Keimling, M., Renehan, A. G., Behrens, G., Fischer, B., Hollenbeck, A. R., Cross, A. J., & Leitzmann, M. F. (2013). Comparison of associations of body mass index, abdominal adiposity, and risk of colorectal cancer in a large prospective cohort study. Cancer Epidemiology, Biomarkers & Prevention : a Publication of the American Association for Cancer Research, Cosponsored By the American Society of Preventive Oncology, 22(8), 1383-94. https://doi.org/10.1158/1055-9965.EPI-13-0353
Keimling M, et al. Comparison of Associations of Body Mass Index, Abdominal Adiposity, and Risk of Colorectal Cancer in a Large Prospective Cohort Study. Cancer Epidemiol Biomarkers Prev. 2013;22(8):1383-94. PubMed PMID: 23720402.
* Article titles in AMA citation format should be in sentence-case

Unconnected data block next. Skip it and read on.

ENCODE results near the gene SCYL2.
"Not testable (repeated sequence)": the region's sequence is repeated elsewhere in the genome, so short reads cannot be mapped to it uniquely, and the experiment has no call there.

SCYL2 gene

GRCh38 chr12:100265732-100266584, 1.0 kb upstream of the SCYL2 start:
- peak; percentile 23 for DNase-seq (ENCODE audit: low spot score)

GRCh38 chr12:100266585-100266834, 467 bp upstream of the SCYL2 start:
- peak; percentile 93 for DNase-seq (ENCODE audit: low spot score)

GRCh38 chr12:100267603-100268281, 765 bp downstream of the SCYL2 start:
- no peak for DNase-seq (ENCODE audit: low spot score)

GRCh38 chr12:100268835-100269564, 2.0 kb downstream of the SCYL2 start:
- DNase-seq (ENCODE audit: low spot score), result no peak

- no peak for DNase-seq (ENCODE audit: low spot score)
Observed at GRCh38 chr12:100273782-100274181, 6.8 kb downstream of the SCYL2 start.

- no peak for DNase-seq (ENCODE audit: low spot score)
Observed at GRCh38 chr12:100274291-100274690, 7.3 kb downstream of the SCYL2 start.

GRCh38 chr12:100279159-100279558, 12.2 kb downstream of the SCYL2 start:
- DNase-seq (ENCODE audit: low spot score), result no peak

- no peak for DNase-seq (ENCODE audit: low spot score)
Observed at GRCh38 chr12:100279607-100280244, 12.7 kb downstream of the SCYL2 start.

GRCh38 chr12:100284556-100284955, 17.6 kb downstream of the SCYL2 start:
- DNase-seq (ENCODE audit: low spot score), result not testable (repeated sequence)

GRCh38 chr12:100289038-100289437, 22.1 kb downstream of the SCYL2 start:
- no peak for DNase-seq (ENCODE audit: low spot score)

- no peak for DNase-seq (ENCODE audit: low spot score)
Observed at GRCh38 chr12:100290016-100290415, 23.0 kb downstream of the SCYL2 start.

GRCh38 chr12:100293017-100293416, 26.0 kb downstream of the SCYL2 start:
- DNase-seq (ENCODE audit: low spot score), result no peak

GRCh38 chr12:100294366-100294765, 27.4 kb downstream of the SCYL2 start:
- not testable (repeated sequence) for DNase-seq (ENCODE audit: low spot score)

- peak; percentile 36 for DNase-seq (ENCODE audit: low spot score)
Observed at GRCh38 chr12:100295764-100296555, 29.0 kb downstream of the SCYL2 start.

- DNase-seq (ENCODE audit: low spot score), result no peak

TY - JOUR T1 - Comparison of associations of body mass index, abdominal adiposity, and risk of colorectal cancer in a large prospective cohort study. AU - Keimling,Marlen, AU - Renehan,Andrew G, AU - Behrens,Gundula, AU - Fischer,Beate, AU - Hollenbeck,Albert R, AU - Cross,Amanda J, AU - Leitzmann,Michael F, Y1 - 2013/05/29/ PY - 2013/5/31/entrez PY - 2013/5/31/pubmed PY - 2013/11/7/medline SP - 1383 EP - 94 JF - Cancer epidemiology, biomarkers & prevention : a publication of the American Association for Cancer Research, cosponsored by the American Society of Preventive Oncology JO - Cancer Epidemiol. Biomarkers Prev. VL - 22 IS - 8 N2 - BACKGROUND: Increased body mass index (BMI) is an established colorectal cancer risk factor. High waist circumference or waist-hip-ratio (WHR) may better reflect an abnormal metabolic state and be more predictive of colorectal cancer risk than BMI. METHODS: We examined BMI, waist circumference, WHR, and hip circumference in relation to colorectal cancer risk among 203,177 participants followed for 10 years. We derived standardized colorectal cancer risk estimates for each anthropometric parameter and compared predictive characteristics (Harrell's C-index). In women, we examined whether hormone replacement therapy (HRT) use modified the associations between anthropometric measures and colorectal cancer. RESULTS: We ascertained 2,869 colorectal cancers. In men, increased colon cancer risks were associated with BMI [HR per SD, 1.14; 95% confidence interval (CI), 1.08-1.20], waist circumference (HR per SD, 1.17; 95% CI, 1.08-1.27), and WHR (HR per SD, 1.09; 95% CI, 1.04-1.14). In women, anthropometric variables were unrelated to colon cancer. For men and women, anthropometric variables were unrelated to rectal cancer. Compared with BMI, waist circumference and WHR did not materially influence colon cancer prediction models [C-index changes: -0.0041 and 0.0046 (men); 0.0004 and 0.0005 (women)]. In current HRT users, colon cancer was inversely or suggestively inversely associated with waist circumference (HR per SD, 0.78; 95% CI, 0.63-0.97) and WHR (HR per SD, 0.88; 95% CI, 0.76-1.01), but positively related to hip circumference (HR per SD, 1.39; 95% CI, 1.13-1.71). CONCLUSION: BMI, waist circumference, and WHR show comparable positive associations with colon cancer in men. Associations between anthropometric measures and colon cancer are weak or null in women, but there is some evidence for effect modification by HRT. IMPACT: These findings may improve our understanding of the relation of adiposity to colorectal cancer. SN - 1538-7755 UR - https://www.unboundmedicine.com/medline/citation/23720402/Comparison_of_associations_of_body_mass_index_abdominal_adiposity_and_risk_of_colorectal_cancer_in_a_large_prospective_cohort_study_ L2 - http://cebp.aacrjournals.org/cgi/pmidlookup?view=long&pmid=23720402 DB - PRIME DP - Unbound Medicine ER -